Department March/April 2024

A Global Education Journey of Transformation

By Xiaoli Li | Member

My career path that started 26 years ago as a technical communication educator was significantly transformed by my global education experience. Here I share my stories of being inspired and empowered by STC members and carrying on the tradition of paying back to the STC community by guiding and mentoring students.

Global education has been an important part of my life journey and my career! I’m very grateful to Dr. Bill Coggin, STC Fellow (and former STC Director), who taught at Xi’an International Studies University (XISU). In 1996, he offered a technical writing seminar to English department faculty and graduate students. It was the first time we had ever heard of technical writing, who technical writers are, or what they do. When Dr. Coggin returned to Xi’an during another sabbatical, he offered a similar seminar.

Over those years, he maintained connections with many of those who attended his seminars. He would most likely be surprised to learn that the seeds he sowed in China years ago brought flourishing results (eight of his students received a master’s or a doctoral degree in technical writing in the United States), and two of his Chinese students have become staunch technical writing evangelists. In China, they sustain the profession by writing technical writing textbooks for Chinese students, teaching technical writing classes, and organizing workshops to train more English professors in China to teach technical writing in universities.

In 2000, thanks to a Bowling Green State University (BGSU) scholarship, I was able to come to the U.S. to start my graduate studies in technical communication. In addition to taking technical writing classes and completing a few internships as an international graduate student, I had an opportunity to join a five-week study abroad program in Burkina Faso, West Africa. While there, I stayed with a French-speaking host family with three kids. The husband worked for a computer company in Nigeria, and the wife taught English at a technical school. I learned from them how educated African families use modern technology. On the way back to the U.S., I stopped in Germany and visited a technical writer in Augsburg and toured his company. Even today I have a vivid memory of the layout of that factory floor and how he communicated with SMEs, colleagues, and other workers.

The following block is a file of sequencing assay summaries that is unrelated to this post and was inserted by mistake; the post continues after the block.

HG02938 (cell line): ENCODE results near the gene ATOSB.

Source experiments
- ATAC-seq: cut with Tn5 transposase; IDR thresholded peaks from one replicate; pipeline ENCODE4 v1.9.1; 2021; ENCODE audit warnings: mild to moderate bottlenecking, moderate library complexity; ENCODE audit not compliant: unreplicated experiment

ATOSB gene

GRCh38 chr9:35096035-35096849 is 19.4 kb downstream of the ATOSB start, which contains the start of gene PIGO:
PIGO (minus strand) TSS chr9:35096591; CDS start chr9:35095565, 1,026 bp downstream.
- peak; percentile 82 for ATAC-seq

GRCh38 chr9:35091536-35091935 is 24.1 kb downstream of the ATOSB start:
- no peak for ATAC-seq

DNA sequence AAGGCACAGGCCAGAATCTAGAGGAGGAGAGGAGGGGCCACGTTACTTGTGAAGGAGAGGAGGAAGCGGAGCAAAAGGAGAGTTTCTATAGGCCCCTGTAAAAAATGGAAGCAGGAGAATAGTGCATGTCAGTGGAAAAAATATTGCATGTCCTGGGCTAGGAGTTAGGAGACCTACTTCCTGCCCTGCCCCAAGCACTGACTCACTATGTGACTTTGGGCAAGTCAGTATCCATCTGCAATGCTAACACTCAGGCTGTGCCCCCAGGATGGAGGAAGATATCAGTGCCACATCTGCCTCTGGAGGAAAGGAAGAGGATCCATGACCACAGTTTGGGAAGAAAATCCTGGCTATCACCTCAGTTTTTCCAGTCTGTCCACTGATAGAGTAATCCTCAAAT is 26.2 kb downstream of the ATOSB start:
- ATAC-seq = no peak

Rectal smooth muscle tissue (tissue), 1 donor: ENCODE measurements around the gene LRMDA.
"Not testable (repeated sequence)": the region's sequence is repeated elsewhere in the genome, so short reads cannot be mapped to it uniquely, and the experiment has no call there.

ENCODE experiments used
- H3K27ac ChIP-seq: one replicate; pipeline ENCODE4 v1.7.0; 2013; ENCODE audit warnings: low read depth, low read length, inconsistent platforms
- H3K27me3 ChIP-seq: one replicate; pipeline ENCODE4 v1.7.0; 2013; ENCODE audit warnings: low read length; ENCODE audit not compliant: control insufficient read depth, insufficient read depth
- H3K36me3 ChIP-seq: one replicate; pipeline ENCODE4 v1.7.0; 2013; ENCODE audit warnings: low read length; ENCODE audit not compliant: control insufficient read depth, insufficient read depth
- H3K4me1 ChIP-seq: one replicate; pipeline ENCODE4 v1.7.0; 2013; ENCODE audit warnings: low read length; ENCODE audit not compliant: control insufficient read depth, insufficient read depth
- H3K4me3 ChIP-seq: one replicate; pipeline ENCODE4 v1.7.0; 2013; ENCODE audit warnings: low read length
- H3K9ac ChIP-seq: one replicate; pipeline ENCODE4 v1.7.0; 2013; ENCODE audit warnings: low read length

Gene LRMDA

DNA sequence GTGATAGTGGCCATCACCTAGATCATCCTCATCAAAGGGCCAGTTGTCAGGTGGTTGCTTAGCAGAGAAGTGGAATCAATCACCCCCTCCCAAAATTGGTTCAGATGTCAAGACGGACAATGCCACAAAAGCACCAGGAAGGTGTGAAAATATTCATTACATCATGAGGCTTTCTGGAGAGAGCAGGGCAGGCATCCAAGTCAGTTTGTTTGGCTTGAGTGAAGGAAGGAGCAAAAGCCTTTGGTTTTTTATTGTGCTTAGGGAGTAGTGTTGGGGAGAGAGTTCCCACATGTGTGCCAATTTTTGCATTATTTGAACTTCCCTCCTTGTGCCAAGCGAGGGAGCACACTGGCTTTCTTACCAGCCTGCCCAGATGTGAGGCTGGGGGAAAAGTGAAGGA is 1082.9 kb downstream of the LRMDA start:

With a Master’s degree in scientific and technical communication from BGSU, in August 2002 I went back to my Chinese university in Xi’an and resumed teaching. This time my department chair encouraged me to offer Technical Communication to our third-year students. It was a year-long curriculum. At the end of the 2003 academic year, two technical writers from a Florida-based digital camera manufacturing company with manufacturing facilities in Shenzhen came to my campus to interview for summer interns. Three of my students were recruited and spent the summer in Shenzhen to create quick start guides. It was the first time a formal, paid summer internship program in technical writing was established. When I wrote an article for Intercom on the topic of technical communication programs in Asia a year before, I didn’t foresee that it could happen so soon. In the summer of 2017, three of my former students from that 2002–2003 Technical Communication class, including one of the first interns, showed up at my technical writing college teacher training workshop. It was such a joyous reunion.

As an international faculty member at my current position at University of Dayton in Ohio, I have had opportunities to engage in global education in many capacities. I have participated in University of Dayton China Institute (UDCI) summer programs and led our UD students to Germany, England, Ireland, Austria, and China for faculty-led study-abroad programs or winter intersession immersion programs. I have also facilitated orientation for engineering students from China about how to approach U.S. culture; collaborated with a professor in Beijing on a collaborative online international learning (COIL) class; and hosted international visiting scholars.